We never moderate comments based on dissent. Differing opinions, corrections, clarifications are all welcome. If you’ve spent any time at all reading our comments, it should be pretty clear that this is the case (though it is likely that your opinion will be challenged).

All moderation is subjective. It’s an imperfect system, one that’s always being refined, and I appreciate your patience as we continue to figure things out. If you find yourself on the receiving end of moderation you disagree with, please do contact us at and let’s talk about it. Perhaps we can find a way to make your point that will be more productive.

Is this censorship? That’s for you to decide. This is not, and has never been a 100% open forum. The Scholarly Kitchen makes no bones about being “objective” — this is an editorial page, a home to analysis and opinion, not a neutral news outlet or bulletin board. Our regular bloggers and guest authors are carefully selected and each article goes through editorial review. Our comments reflect this set of standards and approaches. We don’t ever stop someone from voicing their opinion, you just may have to do it somewhere else. We encourage all to start your own blog or to find your own medium that gets your voice heard.

One additional point: our commenters do not necessarily reflect the opinions of our authors. As always, there is no individual “The Scholarly Kitchen”, each author’s writing is solely their own opinion and does not reflect that of their fellow authors, their employers or the Society for Scholarly Publishing. This goes double for our commenters, and we request that any attribution go to those individuals, not the blog as a whole.

Thanks, and keep the comments coming!



David Crotty

David Crotty

David Crotty is a Senior Consultant at Clarke & Esposito, a boutique management consulting firm focused on strategic issues related to professional and academic publishing and information services. Previously, David was the Editorial Director, Journals Policy for Oxford University Press. He oversaw journal policy across OUP’s journals program, drove technological innovation, and served as an information officer. David acquired and managed a suite of research society-owned journals with OUP, and before that was the Executive Editor for Cold Spring Harbor Laboratory Press, where he created and edited new science books and journals, along with serving as a journal Editor-in-Chief. He has served on the Board of Directors for the STM Association, the Society for Scholarly Publishing and CHOR, Inc., as well as The AAP-PSP Executive Council. David received his PhD in Genetics from Columbia University and did developmental neuroscience research at Caltech before moving from the bench to publishing.


9 Thoughts on "On Comment Moderation (or, Why Has My Manifesto Disappeared Into the Ether?)"

I find that deleting comments that respond to direct questions from blog-owners in prior questions somewhat odd. It makes it look like the responder has abandoned the discussion, with reasons left to the imagination of the reader.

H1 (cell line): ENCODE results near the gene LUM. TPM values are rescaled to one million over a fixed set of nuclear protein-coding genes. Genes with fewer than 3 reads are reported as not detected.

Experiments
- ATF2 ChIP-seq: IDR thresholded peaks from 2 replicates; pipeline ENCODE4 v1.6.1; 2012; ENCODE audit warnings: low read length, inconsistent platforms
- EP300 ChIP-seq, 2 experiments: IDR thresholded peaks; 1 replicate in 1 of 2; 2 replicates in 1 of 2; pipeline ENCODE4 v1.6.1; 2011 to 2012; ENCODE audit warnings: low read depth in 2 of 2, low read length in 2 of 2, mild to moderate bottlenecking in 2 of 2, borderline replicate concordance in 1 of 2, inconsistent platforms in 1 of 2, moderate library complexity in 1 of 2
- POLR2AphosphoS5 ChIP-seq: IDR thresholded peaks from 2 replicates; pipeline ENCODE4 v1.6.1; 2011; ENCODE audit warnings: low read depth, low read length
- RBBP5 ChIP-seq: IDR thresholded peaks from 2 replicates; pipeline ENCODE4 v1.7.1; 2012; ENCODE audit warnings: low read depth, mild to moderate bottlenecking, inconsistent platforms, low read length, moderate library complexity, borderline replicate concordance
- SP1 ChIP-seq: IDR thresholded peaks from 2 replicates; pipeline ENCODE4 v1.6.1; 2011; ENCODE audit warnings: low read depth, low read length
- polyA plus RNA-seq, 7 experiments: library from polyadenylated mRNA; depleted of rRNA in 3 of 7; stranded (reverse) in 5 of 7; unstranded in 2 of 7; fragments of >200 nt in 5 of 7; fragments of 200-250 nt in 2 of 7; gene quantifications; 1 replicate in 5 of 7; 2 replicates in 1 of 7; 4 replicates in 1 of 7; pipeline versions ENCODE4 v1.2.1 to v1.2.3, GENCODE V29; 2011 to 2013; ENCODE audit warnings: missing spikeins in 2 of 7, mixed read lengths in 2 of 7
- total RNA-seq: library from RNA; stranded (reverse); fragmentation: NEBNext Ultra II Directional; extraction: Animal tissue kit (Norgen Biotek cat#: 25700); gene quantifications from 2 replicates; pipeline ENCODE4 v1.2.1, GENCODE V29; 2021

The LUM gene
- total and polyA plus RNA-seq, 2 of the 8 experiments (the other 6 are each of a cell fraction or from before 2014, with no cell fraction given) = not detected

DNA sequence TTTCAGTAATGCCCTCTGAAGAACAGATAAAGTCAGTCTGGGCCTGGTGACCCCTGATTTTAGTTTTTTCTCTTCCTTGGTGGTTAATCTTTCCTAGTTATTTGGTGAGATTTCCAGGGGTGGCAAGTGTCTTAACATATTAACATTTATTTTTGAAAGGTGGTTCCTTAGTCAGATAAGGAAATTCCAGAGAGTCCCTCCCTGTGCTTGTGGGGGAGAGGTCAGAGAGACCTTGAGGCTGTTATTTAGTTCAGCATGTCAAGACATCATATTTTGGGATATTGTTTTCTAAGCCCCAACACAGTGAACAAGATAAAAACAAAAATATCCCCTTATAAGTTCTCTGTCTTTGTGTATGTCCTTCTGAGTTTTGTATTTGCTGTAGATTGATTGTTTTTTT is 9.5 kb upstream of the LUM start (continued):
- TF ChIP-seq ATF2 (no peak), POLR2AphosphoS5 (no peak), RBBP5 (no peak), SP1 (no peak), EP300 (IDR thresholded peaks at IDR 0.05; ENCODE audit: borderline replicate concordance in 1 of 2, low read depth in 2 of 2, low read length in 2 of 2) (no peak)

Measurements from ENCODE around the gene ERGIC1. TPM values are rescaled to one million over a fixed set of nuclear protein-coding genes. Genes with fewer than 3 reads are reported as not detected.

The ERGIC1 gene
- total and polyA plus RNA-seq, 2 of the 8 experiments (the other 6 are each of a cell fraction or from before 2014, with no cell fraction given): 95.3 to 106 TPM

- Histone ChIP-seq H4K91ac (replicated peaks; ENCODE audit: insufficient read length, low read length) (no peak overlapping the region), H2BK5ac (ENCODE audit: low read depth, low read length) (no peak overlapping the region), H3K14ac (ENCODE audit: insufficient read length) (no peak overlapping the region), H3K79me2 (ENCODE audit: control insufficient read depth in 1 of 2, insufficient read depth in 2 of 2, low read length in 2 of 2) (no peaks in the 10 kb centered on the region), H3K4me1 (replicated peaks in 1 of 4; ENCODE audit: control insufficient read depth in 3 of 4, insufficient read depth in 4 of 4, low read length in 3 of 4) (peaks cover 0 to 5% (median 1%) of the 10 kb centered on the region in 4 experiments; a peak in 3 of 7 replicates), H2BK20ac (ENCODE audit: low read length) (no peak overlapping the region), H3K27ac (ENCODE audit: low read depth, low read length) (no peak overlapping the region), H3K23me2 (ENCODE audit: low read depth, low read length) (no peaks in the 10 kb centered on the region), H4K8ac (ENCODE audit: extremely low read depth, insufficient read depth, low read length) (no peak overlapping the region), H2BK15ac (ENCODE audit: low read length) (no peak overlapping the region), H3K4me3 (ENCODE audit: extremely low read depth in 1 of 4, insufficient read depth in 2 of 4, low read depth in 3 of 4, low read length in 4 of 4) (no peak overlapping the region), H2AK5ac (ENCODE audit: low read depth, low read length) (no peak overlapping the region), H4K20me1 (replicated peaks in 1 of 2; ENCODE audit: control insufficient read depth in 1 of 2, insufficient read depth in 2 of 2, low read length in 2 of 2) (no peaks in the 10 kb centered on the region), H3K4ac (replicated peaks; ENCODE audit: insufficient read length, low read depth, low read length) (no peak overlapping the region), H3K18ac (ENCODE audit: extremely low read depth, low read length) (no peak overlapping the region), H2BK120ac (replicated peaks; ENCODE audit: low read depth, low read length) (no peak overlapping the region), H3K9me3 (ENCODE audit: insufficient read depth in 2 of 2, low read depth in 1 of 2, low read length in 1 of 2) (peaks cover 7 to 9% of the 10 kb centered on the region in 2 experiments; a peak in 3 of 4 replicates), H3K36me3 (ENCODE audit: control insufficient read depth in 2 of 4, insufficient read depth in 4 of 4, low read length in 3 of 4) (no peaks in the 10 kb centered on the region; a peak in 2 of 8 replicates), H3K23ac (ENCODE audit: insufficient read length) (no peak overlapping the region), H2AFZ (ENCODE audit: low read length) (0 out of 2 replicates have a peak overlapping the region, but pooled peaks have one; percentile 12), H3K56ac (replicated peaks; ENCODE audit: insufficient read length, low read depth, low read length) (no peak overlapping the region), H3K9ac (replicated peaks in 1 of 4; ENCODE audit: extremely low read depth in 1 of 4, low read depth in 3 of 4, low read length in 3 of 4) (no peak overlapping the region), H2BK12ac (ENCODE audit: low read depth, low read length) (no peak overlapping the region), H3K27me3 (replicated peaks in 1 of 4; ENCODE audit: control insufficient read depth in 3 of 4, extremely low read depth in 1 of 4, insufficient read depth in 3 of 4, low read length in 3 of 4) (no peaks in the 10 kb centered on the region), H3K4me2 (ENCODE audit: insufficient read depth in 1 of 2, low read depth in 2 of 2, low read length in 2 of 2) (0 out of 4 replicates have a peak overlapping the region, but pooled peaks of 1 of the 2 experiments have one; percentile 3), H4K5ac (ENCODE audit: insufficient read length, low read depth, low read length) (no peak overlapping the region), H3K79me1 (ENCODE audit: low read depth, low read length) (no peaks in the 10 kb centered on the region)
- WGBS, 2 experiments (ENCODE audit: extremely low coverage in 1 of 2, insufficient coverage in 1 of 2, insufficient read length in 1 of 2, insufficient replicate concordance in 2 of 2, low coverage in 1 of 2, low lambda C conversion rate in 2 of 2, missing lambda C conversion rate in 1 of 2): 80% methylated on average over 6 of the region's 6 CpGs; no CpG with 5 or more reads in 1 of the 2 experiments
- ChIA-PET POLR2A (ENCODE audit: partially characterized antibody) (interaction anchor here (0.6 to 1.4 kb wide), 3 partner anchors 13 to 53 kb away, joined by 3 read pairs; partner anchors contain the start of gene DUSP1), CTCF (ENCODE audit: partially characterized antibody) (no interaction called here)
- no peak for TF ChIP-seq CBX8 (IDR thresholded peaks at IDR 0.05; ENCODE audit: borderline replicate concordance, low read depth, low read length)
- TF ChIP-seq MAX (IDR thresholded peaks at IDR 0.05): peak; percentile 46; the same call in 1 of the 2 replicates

Keep the comments coming. Readers can choose whether or not they want to read them!

The problem is, editors can also choose whether or not readers want to read them.

And that is the role of the editor/moderator, whether at The Scholarly Kitchen, Nature, PeerJ or arXiv.

Yes; though, happily, not at Sauropod Vertebra Picture of the Week.

This is one of the arguments for the “start your own blog and say it there” school.

There may be something inherently different about a niche blog where only readers closely engaged in the niche bother to follow it, rather than a general news site. The latter seems to get a lot of uninformative comments, where the comments on SK articles usually expand on the article, and on controversial topics give alternate views of the controversy.

A mechanical question: when the commenters happen to be SK authors themselves, links appear as nice, unobtrusive inline hypertext. When external readers such as yours truly chime in using the “Leave a reply” field, inline hypertext seems to get stripped out if the text is pasted in, or allows no option for inserting a link if typing in the field, requiring clunky full links to be shown. Is there a simple trick, or is that the difference between the chefs and the table bussers?

This is something that has always bothered me. When I use HTML and embed a link in the text of an SK comment, the style sheet styles the link in dark blue with the same weigh and font as unlinked text and it’s difficult, for me at least, to discern it’s actually linked text. It’s too subtle. Perhaps a more prominent color or some other tweak in your style sheet would make embedded links more obvious.

Thanks Tony, We are just beginning a big Kitchen renovation project, hopefully completed some time in the fall, and I will raise this with our designers.